Another indicator of child well-being is good health. According to Valluri et al. ( 2015 ), low-income mothers chose healthcare visits for themselves and their child simultaneously. Pediatric visits increased with new medical conditions and greater number of chronic conditions among children, and maternal healthcare use increased with higher maternal depression scores, chronic conditions, new medical conditions, more children, more pediatric visits, prenatal/post-partum needs, and having health insurance coverage. Maternal health visits, on the other hand, decreased with maternal depression, pregnancy, being Latina or Black, having more children, and if mothers were covered through private health insurance.

Food Insecurity

Consumption of nutritious food is necessary for a healthy, productive life for both adults and children. Having enough food at home contributes to an enhanced sense of family well-being. In this section, we will discuss findings related to the measurement of food insecurity, factors influencing food insecurity, and food-related assistance programs.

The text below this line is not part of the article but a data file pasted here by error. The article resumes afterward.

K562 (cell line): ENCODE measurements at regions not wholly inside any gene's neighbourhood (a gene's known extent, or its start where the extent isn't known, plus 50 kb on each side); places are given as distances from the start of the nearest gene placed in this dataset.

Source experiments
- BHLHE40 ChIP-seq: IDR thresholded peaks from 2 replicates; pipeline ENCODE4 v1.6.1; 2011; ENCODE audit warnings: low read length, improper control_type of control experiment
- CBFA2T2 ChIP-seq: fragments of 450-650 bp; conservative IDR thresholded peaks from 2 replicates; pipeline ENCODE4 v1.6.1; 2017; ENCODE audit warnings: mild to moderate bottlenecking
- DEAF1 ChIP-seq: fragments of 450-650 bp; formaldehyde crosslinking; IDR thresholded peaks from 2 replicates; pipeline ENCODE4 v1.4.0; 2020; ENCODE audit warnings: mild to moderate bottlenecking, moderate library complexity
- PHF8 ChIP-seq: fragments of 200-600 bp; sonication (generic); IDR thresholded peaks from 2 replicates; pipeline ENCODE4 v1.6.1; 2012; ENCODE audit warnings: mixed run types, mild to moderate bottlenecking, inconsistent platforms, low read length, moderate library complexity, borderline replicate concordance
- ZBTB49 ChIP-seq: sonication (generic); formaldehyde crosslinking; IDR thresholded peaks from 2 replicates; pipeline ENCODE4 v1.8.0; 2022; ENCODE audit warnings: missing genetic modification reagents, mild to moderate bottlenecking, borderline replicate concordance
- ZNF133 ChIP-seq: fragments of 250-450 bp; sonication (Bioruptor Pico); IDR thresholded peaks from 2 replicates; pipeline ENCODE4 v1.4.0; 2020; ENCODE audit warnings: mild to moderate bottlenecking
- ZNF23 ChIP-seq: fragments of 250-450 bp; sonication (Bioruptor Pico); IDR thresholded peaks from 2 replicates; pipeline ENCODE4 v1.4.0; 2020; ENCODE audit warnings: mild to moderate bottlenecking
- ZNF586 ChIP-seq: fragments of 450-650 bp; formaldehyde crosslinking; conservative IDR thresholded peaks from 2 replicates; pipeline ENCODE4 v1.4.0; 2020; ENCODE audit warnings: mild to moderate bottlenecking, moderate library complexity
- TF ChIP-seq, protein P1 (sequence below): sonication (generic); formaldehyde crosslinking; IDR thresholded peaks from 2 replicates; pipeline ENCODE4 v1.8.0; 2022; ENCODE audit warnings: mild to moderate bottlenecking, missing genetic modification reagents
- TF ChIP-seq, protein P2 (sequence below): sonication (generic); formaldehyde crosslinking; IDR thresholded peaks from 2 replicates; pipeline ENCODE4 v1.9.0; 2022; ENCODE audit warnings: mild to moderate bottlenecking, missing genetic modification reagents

Measurement of Food Insecurity

Balistreri ( 2016 ) argued that the commonly used measure of food security (18-item U.S. Household Food Security Survey) only captures the prevalence of food insecurity, not its depth or severity. He has, instead, proposed the Food Insecurity Index (FII) to assess the degree of food insecurity. Using the FII, Balistreri found that low-income households without children experienced the most rapid increases in the depth and severity of food insecurity since the 2008 Great Recession until 2018. Although White non-Hispanic households, with or without children, had lower food insecurity prevalence rates, they experienced steeper increases in both depth and severity throughout the last decade. Finally, Black non-Hispanic households, with and without children, were most likely to suffer food insecurity.

Factors Leading to Food Insecurity